Let me first call out the self-proclaimed “Awesome Crew” of about 15 people behind me that, unfortunately for everyone else, had to be interrupted by their incredibly cheesy jokes and comments prior to and during the trailers. I’ve renamed you the “Jerkwad Squad” and I truly hope to never run into a theater with you in it again. Geez. Secondly, I must COMMEND the AMC Tysons Corner 16 theater that allows you to reserve seating so there was literally NO issue with people filing into their seats and not interrupting everyone trying to find a place to watch the movie. I’m sure other theaters do this, but it’s the only one I’ve been to. Kudos to you.
My first impression of this movie after about 15 minutes in was that this movie’s underlying story was going to really be dense about regret and the “woulda, coulda, shoulda”s moments in life. What if I had talked to that girl in the coffee bar that day? Could she have been my soul mate? What if I hadn’t overslept and missed some classes? Could my G.P.A. have been better and I could have that better job out of college? Or the other philosophical/moral question; if you could go back in time, would you have killed Hitler as a baby? What would have changed in history? How many lives would have been saved? What would the world look like 50 years in the future? Of course these are all really pointless thoughts and discussions because in the end, if things hadn’t happened the way they did, there’s no guarantee things would have been better or worse. However, there’s always that nagging thought in your brain during quite minutes when you can reflect on where you are in life.
Themistocles (Sullivan Stapleton) pondered this a lot as he took of the forces of Xerxes (Rodrigo Santoro) and the formidable, deadly and sultry Persian Naval General, Artemisia (Eva Green). Greece, in the heyday of its democracy, was threatened by the vast Persian army and on the brink of invasion. Should we fight, or should we bargain? It would have been a piss poor action movie had they chose the latter, so fight on they must. On the battlefield at Marathon ten years prior, Themistocles made a decision that put into motion the events that eventually led up the events in the first movie “300”. He made a decision, probably out of mercy, that ultimately would come back to haunt an entire culture. This was a much more expansive movie than the first movie. This movie spanned the events that led up to 300, events that took place at the same time as the movie and ultimately to events that happened afterwards.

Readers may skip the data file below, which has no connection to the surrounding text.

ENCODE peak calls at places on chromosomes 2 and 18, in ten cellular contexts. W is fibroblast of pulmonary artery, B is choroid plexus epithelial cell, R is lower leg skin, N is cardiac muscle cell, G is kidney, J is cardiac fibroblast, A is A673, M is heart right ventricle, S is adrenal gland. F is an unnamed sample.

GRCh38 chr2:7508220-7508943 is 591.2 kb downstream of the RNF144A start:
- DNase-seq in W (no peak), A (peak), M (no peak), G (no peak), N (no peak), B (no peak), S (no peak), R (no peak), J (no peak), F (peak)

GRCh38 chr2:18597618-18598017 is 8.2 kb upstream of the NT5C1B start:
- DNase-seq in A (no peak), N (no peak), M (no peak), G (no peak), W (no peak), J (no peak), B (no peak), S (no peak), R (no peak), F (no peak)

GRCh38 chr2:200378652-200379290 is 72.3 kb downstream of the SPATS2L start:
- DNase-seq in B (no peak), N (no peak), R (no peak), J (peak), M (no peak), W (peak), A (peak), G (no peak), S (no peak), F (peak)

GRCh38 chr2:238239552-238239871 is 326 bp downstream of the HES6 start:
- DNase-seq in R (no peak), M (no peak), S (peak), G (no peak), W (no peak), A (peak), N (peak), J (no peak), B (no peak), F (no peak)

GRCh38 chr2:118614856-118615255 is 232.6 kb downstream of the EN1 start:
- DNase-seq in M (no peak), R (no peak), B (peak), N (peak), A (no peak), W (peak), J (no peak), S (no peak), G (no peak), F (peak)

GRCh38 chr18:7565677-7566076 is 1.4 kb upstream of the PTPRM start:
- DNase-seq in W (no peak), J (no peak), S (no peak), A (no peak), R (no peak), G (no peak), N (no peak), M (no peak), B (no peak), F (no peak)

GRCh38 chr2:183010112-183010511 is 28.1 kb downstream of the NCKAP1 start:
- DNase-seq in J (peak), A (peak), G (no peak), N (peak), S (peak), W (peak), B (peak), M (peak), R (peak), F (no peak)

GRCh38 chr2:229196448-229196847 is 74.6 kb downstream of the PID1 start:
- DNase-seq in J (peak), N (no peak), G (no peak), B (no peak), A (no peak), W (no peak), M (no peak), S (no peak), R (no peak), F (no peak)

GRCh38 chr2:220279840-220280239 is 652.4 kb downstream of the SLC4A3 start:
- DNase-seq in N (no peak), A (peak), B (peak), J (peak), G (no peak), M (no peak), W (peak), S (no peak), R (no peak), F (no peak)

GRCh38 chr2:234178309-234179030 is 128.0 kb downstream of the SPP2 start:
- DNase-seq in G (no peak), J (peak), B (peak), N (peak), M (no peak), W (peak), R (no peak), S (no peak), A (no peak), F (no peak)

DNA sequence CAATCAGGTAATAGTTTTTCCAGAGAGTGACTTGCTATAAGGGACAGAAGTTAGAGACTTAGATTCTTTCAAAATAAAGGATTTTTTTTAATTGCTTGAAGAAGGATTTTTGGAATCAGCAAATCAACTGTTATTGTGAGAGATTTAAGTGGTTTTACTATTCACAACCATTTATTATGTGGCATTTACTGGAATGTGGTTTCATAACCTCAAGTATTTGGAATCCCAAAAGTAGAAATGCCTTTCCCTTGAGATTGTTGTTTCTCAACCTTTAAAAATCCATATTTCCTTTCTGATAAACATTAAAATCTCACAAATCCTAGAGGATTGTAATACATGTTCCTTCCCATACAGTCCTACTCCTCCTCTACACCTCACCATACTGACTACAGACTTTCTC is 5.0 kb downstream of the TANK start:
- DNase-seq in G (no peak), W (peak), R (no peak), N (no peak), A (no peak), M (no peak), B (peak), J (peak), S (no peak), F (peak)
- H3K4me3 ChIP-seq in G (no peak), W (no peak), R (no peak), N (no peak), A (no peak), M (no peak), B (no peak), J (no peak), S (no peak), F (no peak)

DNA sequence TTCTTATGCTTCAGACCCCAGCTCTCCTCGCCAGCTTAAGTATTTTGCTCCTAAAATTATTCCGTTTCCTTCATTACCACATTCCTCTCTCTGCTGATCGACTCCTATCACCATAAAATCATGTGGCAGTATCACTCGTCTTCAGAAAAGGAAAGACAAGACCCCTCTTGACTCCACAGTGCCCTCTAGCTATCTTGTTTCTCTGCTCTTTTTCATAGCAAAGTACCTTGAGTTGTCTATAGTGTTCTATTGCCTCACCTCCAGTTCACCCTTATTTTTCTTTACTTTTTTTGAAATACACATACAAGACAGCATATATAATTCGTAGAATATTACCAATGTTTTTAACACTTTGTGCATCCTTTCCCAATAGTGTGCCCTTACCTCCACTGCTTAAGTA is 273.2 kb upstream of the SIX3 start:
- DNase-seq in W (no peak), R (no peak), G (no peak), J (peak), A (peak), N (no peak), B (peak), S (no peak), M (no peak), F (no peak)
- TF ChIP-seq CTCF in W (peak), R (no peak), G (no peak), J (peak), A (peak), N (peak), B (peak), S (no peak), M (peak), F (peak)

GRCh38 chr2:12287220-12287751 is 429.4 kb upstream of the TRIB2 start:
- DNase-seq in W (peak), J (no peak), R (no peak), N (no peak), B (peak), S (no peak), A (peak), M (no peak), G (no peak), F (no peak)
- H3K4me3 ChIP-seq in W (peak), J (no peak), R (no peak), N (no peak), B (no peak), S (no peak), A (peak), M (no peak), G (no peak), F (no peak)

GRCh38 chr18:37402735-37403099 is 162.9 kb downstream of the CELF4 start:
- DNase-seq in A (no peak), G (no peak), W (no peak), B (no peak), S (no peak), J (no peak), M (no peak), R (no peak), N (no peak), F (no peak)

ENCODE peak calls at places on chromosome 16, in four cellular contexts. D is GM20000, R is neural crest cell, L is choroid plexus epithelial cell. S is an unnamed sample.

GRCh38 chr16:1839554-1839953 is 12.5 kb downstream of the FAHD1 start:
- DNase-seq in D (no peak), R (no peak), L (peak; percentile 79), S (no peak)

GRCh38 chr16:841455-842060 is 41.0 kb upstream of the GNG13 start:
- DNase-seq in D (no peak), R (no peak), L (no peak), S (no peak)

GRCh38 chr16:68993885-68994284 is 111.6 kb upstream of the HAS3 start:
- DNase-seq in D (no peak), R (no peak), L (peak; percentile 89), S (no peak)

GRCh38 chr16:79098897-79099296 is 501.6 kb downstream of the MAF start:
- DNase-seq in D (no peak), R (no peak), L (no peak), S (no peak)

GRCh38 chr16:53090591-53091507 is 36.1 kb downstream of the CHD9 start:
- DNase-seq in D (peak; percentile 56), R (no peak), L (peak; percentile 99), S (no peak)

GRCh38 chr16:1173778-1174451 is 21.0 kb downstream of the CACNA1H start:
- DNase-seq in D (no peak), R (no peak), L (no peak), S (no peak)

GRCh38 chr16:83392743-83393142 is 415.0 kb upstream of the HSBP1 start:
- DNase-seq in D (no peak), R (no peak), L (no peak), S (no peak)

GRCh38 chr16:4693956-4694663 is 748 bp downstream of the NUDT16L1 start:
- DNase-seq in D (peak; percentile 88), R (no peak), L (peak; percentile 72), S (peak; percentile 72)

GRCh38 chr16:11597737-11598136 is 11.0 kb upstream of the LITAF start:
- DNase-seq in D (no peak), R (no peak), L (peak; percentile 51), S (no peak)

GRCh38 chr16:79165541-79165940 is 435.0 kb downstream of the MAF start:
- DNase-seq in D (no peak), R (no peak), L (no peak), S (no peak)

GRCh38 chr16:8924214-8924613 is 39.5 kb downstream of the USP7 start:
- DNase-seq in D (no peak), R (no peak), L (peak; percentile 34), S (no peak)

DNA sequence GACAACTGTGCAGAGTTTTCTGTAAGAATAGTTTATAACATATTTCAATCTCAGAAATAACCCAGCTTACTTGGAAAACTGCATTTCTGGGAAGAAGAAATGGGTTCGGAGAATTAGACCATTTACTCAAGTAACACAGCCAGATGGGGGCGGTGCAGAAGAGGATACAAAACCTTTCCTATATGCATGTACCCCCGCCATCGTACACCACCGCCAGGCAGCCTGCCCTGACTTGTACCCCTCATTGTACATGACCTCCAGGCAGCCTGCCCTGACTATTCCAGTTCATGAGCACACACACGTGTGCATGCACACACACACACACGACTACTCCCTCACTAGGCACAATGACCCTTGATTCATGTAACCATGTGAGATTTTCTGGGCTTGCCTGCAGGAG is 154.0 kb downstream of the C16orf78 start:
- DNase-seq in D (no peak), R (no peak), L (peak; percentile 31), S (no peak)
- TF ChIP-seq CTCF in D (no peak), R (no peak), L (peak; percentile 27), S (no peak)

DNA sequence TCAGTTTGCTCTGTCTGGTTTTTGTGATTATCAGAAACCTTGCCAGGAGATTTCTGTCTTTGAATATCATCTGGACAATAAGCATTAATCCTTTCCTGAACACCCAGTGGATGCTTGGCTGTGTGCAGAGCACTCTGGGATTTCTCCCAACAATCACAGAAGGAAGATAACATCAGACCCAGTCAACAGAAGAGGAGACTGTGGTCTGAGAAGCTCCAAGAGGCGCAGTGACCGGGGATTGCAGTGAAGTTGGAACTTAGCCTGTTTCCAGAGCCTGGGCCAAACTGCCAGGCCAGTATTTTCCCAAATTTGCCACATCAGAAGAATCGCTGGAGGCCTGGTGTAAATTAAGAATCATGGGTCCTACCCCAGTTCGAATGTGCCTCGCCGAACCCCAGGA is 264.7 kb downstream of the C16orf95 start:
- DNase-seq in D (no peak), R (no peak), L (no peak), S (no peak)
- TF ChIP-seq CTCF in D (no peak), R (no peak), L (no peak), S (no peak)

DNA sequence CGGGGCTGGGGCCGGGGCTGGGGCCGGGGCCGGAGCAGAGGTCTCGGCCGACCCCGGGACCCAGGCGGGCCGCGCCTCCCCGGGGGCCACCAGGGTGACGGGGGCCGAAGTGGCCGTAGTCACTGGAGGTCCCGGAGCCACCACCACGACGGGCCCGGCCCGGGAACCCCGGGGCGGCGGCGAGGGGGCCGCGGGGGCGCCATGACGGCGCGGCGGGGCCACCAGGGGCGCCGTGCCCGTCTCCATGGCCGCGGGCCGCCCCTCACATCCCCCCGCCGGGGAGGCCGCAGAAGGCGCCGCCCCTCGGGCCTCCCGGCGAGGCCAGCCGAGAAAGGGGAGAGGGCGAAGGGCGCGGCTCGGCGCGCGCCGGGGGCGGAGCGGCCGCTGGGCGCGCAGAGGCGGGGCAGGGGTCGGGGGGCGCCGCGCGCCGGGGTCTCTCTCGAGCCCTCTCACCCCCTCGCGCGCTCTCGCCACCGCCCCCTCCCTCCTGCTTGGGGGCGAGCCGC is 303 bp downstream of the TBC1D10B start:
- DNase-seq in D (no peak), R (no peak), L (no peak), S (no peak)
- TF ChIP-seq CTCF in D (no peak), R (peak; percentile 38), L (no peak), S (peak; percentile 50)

What I really liked about this movie was that it gave you some really good background on Xerxes, his rise to power and a true appreciation of the scale of slaughter that was about to befall Greece. The main hero, Themistocles, was every bit as believable as King Leonidas as a leader. Now I confess that King Leonidas was much more imposing and charismatic figure, but Themistocles was still an imposing figure and drew you into his desire to save his beloved mother – Greece. The standout character though was Artemisia. She was, in a phrase – a beast. She was beyond calculating and cutthroat. Without being too political, the best comparison I could make in modern times is perception people have regarding Bush and Cheney’s administration: Bush being the leader, but Cheney being the REAL power behind the curtain – pulling the strings and influencing the course of events. There’s all of the blood, sex and violence you would expect from this franchise. There’s actually one sex scene that was so potent, violent and raw that a few of the men and women behind me were gasping and “clutching their pearls” so-to-speak.
The action scenes were relentless. That isn’t to say there wasn’t some dialogue, funny dialogue at that at times. However, when the action started, you couldn’t peal your eyes away. There were some scenes that I expect to see memed for days/years on the internet. The cameo appearances of Queen Gorgo (Lena Headey) were particularly effective as her character wasn’t that prominent in the books. However, they smartly used her in ways that made her appearances substantive and relevant.
I enjoyed this movie a lot. This was 90-95% as effective and tantalizing as the first flick and I truly wonder if they won’t go for a third flick to end this franchise properly. There are some unresolved issues by the time this movie ends, and that’s not a bad thing. If this movie had bombed, then it left me in a good place. However, it’s succeeded (to the chagrin of many elitist movie theater critics) and I want another film; preferably a little sooner than the 8 years between this and the first movie though.
This was a worthy sequel to 300. It may have taken a while, but in the words of Spartacus – gratitude.